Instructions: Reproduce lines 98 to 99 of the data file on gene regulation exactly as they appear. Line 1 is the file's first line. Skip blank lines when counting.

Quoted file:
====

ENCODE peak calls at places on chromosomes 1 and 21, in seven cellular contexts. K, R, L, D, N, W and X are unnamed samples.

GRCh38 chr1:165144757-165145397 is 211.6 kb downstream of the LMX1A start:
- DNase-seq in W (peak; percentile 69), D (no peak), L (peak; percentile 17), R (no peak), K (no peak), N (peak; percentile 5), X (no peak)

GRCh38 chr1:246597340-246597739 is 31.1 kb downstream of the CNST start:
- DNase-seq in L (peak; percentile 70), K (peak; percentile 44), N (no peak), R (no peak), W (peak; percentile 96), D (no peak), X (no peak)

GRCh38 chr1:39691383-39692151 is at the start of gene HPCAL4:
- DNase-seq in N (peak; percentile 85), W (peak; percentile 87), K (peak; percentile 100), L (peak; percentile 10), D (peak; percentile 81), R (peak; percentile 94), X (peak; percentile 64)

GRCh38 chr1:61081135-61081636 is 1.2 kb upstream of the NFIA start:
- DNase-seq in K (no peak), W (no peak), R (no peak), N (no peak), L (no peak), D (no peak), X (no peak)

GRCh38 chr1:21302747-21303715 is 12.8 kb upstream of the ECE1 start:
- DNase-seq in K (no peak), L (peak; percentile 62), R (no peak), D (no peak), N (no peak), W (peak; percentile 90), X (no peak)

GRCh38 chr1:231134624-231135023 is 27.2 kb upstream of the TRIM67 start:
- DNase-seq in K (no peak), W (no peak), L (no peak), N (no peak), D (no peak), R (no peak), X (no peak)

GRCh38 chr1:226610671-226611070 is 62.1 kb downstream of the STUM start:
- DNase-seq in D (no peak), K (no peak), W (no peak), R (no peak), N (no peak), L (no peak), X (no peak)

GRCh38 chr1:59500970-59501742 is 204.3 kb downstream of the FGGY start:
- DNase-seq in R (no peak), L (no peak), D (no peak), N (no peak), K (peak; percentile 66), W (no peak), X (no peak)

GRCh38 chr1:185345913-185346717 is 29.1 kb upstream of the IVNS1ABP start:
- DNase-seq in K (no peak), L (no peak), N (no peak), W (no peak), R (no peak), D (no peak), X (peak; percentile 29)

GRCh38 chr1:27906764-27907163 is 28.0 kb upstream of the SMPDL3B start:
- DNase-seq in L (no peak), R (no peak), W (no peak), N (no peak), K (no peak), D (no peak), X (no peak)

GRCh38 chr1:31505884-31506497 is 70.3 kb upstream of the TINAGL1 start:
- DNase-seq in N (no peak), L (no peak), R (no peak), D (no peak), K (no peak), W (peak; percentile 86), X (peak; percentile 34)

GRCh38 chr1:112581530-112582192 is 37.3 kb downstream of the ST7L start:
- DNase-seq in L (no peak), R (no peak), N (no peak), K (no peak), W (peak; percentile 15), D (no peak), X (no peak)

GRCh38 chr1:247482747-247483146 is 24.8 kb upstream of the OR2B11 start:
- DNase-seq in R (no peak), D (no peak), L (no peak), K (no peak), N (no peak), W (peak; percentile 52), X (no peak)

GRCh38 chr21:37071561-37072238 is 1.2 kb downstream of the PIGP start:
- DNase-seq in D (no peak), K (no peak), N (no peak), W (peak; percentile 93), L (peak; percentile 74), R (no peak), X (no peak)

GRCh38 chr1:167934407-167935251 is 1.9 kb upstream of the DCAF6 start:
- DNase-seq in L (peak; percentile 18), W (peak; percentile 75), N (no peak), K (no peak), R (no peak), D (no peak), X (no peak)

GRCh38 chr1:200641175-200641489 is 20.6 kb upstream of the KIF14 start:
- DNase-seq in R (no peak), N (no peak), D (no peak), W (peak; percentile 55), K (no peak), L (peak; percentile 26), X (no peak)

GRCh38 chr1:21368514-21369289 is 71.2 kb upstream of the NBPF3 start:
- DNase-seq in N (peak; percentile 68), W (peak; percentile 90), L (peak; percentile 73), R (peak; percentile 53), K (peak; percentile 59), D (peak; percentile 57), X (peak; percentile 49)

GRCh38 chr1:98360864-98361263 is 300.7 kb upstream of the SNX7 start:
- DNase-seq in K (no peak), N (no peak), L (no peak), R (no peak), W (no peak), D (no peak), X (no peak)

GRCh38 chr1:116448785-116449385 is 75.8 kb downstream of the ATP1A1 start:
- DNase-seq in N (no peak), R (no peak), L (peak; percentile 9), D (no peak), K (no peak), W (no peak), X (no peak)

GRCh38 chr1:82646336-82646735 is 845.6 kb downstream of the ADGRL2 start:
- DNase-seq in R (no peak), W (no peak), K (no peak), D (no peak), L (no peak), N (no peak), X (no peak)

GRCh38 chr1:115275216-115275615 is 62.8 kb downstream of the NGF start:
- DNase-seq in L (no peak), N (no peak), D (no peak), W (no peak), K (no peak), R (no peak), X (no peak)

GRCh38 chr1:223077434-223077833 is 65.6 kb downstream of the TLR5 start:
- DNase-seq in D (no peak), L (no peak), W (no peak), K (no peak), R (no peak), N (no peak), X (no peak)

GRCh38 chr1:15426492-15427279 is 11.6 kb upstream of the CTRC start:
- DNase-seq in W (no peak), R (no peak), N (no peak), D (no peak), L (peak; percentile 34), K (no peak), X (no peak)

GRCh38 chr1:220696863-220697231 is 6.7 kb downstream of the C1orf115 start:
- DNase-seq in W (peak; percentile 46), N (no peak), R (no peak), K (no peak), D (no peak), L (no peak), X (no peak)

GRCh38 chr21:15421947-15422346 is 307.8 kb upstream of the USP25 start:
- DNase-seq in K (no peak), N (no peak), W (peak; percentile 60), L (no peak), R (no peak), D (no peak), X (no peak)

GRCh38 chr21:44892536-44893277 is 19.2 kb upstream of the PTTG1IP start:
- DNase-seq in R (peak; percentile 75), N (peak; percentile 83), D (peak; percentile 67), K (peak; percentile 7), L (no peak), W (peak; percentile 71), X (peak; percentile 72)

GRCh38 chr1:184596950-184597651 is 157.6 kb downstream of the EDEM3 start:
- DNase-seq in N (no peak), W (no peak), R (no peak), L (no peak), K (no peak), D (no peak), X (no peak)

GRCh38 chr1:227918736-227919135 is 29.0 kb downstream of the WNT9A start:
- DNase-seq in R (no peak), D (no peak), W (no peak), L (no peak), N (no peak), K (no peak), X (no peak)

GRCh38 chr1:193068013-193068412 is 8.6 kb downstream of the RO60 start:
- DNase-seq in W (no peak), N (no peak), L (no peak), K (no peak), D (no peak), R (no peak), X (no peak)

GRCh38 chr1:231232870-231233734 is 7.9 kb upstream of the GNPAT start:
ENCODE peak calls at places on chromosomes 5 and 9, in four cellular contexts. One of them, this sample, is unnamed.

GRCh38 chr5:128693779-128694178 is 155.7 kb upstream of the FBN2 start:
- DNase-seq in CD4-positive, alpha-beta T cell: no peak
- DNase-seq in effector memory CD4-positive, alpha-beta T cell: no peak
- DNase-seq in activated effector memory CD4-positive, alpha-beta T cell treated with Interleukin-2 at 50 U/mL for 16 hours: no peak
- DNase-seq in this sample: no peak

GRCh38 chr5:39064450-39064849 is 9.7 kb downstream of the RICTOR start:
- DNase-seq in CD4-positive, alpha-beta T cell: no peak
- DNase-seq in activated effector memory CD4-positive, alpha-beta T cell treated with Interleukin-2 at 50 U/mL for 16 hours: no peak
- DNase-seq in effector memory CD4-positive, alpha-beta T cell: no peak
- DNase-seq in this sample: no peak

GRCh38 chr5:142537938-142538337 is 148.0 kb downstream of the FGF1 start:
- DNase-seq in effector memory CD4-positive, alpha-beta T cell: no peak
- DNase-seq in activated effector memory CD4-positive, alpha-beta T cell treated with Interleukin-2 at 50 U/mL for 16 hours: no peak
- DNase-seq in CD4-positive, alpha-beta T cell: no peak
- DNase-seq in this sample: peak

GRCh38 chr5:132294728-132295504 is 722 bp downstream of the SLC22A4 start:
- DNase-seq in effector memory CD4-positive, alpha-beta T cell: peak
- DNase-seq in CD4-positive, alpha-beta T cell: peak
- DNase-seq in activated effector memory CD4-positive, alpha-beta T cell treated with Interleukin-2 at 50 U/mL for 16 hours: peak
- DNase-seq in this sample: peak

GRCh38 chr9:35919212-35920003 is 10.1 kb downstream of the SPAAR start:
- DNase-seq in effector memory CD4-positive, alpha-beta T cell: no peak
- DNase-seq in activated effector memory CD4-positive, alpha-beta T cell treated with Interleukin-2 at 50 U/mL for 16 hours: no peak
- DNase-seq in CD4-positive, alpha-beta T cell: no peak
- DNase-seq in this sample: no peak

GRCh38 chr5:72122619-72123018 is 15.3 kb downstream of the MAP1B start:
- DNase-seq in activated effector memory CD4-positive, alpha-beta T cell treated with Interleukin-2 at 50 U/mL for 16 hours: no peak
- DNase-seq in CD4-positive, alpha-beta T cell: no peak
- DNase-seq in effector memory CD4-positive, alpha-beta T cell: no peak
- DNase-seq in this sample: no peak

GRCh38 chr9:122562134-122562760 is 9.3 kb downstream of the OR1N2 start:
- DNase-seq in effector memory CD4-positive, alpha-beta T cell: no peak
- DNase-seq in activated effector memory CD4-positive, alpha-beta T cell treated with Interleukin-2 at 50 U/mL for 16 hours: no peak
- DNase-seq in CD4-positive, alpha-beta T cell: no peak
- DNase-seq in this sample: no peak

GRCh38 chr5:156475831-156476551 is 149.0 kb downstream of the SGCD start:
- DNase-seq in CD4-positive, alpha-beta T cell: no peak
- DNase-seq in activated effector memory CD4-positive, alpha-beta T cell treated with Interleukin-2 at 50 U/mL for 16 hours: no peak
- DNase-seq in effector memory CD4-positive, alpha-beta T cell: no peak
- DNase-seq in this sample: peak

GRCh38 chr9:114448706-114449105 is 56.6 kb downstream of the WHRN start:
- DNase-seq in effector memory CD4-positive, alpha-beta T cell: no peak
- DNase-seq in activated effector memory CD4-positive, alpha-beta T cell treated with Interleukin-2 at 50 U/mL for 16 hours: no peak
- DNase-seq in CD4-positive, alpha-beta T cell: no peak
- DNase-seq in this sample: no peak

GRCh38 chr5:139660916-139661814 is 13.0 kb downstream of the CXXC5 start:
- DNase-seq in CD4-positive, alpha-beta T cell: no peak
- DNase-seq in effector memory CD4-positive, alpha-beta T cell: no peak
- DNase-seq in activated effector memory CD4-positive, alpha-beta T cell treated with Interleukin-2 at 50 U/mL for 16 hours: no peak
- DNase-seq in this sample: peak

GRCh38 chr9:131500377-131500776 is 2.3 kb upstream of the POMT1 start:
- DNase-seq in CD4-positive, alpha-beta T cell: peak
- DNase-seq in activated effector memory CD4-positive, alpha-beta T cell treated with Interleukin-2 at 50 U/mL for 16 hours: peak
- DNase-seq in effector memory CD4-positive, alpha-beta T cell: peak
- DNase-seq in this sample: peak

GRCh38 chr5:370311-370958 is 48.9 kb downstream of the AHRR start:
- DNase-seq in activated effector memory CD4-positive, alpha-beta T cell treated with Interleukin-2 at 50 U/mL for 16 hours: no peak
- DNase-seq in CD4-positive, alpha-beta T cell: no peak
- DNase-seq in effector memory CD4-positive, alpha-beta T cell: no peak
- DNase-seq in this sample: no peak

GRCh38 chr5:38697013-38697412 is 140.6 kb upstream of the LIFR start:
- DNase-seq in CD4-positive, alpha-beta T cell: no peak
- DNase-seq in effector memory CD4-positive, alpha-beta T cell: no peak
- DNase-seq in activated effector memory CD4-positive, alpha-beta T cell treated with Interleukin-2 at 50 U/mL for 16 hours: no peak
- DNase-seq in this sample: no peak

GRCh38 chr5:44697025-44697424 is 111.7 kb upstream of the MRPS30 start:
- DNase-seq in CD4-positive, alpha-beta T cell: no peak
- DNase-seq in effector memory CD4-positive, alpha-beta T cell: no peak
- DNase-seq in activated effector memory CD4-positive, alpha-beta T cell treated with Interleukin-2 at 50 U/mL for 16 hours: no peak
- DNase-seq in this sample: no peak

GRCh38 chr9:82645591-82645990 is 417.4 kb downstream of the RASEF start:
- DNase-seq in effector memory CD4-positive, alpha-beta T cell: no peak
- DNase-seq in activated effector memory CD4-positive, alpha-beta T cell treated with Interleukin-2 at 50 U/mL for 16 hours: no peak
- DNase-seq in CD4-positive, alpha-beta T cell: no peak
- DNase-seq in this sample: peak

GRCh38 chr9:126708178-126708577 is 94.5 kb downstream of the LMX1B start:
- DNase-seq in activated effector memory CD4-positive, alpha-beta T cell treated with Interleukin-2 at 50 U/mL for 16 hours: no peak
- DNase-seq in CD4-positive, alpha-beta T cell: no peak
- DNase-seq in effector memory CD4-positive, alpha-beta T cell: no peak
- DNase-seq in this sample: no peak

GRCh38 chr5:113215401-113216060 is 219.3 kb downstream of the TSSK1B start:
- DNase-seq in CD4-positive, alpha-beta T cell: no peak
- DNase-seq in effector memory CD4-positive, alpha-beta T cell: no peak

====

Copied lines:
- DNase-seq in CD4-positive, alpha-beta T cell: no peak
- DNase-seq in activated effector memory CD4-positive, alpha-beta T cell treated with Interleukin-2 at 50 U/mL for 16 hours: no peak